Although much less famous than some of her more glamorous contemporaries, Chrysolite could well have made a lasting reputation for herself had she had better skippers when in her prime. As it was, Captain Alexander McLelland and his successors never got the best out of her and her potential was hidden from view until the clippers' heyday had passed and it was too late.
Built to the order of Taylor, Potter & Co. of Liverpool by Alexander Hall & Sons at Aberdeen, she was launched in March 1851. Registered at 564 tons, she measured 156 feet in length with a 29 foot beam and, after fitting out, cost a total of £9,180. Well built to class 14AI, she could load almost 900 tons of tea and enjoyed the rare distinction - for a British clipper - of attracting favourable comment from the American naval architect John W. Griffiths. Likewise, The Illustrated London News carried a particularly enthusiastic account of her hugely successful maiden voyage and it was said that she was very buoyant and handled easily. Sailing by the wind she made 10½ knots and 13½ when running free under all sail, she even reached 14 knots for short periods and thus began her career with high expectations.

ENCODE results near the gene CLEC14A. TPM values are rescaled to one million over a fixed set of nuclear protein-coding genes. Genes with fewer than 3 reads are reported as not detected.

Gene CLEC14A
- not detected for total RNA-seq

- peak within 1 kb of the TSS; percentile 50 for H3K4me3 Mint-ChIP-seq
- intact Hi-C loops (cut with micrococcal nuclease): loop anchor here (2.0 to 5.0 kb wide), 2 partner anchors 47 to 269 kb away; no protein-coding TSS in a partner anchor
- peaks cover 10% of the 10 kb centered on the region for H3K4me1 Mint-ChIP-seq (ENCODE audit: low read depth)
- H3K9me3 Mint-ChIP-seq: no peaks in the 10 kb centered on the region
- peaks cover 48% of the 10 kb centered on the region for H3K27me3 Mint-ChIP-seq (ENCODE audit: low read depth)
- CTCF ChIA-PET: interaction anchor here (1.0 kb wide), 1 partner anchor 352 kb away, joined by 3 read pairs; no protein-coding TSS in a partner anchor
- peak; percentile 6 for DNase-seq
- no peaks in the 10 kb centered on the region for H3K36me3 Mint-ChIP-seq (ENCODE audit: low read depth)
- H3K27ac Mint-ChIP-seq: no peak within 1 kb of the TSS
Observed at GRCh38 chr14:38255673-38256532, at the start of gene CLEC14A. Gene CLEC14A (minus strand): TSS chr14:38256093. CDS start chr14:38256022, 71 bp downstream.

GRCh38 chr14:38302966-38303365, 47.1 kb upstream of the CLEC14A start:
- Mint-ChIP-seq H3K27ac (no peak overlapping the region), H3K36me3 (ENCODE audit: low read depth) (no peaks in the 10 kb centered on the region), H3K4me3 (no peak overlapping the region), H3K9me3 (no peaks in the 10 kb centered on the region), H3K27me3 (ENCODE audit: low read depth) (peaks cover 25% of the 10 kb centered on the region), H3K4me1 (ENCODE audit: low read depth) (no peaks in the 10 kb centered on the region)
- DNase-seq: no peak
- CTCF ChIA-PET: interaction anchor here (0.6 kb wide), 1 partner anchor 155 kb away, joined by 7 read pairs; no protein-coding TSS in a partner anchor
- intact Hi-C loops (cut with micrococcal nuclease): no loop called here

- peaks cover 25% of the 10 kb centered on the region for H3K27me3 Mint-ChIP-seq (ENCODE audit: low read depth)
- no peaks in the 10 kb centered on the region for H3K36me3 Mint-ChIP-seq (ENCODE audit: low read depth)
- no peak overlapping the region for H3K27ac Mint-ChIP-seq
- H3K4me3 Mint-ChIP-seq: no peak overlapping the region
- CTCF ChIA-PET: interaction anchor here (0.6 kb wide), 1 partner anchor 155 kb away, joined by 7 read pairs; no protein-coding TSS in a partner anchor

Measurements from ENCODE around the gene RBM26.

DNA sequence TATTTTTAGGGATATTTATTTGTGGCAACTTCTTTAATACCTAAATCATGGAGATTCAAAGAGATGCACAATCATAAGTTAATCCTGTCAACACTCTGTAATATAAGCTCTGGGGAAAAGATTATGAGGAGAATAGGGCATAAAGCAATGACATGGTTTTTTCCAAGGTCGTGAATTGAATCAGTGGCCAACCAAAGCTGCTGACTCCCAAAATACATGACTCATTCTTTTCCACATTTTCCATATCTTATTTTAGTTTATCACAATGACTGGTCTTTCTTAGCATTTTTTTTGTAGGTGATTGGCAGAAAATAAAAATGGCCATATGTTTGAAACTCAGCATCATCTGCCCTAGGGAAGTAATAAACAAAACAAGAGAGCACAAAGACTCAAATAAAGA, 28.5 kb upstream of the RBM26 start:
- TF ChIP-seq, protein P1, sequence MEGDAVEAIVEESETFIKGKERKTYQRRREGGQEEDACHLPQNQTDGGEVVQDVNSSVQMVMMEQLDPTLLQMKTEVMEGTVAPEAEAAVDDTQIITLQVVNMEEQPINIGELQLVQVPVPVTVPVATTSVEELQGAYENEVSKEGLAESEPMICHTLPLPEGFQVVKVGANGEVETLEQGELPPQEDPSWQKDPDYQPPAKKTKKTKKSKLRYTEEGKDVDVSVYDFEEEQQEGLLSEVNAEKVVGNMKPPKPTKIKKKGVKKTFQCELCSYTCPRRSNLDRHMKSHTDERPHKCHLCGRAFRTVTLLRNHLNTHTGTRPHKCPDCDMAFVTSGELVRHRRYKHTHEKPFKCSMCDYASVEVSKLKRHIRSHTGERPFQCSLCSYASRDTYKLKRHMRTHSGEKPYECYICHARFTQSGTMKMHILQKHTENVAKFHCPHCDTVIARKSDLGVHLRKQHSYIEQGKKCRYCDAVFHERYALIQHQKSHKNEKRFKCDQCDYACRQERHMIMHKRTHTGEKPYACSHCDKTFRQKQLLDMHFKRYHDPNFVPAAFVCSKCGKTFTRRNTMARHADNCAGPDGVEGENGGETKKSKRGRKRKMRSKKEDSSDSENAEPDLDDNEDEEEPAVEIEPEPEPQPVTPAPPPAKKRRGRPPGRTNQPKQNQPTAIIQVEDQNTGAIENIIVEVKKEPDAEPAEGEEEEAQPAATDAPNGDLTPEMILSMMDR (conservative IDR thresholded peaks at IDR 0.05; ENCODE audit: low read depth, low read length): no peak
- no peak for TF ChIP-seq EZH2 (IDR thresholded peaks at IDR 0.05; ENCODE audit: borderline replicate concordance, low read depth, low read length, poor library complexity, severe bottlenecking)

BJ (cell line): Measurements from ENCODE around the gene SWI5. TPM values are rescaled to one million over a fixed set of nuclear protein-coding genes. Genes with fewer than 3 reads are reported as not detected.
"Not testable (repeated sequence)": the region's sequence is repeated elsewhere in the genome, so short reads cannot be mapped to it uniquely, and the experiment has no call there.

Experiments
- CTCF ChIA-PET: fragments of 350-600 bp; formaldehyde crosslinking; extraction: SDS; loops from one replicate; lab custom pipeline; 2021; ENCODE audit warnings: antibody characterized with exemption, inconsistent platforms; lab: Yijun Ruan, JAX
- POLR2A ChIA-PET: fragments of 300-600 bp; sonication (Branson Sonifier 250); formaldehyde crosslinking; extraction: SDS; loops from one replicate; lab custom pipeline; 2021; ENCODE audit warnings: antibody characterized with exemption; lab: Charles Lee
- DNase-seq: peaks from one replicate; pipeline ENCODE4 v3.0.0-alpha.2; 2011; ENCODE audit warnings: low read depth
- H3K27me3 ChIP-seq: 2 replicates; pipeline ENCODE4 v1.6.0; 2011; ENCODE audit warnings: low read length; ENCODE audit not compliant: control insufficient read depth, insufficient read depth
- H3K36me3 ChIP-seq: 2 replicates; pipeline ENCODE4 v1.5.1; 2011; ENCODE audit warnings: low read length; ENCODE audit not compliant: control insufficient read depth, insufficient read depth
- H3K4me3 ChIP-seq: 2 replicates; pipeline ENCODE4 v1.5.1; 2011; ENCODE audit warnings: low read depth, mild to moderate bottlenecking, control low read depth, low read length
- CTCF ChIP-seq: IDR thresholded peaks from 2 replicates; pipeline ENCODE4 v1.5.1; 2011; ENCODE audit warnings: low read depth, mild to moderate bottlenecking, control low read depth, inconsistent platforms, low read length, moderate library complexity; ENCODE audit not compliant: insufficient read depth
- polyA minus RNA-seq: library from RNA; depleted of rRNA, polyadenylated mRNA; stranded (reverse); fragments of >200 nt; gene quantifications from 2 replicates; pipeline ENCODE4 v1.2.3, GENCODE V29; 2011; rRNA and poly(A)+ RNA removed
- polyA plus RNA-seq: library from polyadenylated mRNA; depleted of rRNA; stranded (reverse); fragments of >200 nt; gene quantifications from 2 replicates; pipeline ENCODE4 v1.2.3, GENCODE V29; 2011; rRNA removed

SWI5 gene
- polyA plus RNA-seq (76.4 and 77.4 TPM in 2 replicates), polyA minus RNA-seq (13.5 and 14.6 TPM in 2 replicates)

After four splendid voyages under her first master Captain Enright, during which she averaged 105¼ days home from China, she was then turned over to Captain McLelland and her average for the next four trips fell to 135 days, at best a mediocre performance by the standards of the time. Her fastest-ever passage out - and almost a record run - was Liverpool to Hong Kong in 87 days in 1853, whilst the return voyage from Whampoa to Liverpool in 108 days was also her best. Apart from a somewhat mysterious trip to Bahia in the winter of 1852-53, when, presumably, a worthwhile cargo had presented itself, she remained on the China tea run until 1866 when she was sold to McPherson of Liverpool who sent her out to Japan. After four years she was sold again, this time to J. Brodie of London, who cut her down to a barque and sent her trading around the Indian Ocean where, on 28th March 1873, whilst en route to Colombo (Ceylon) from Madagascar, she was caught in a hurricane off Mauritius and wrecked.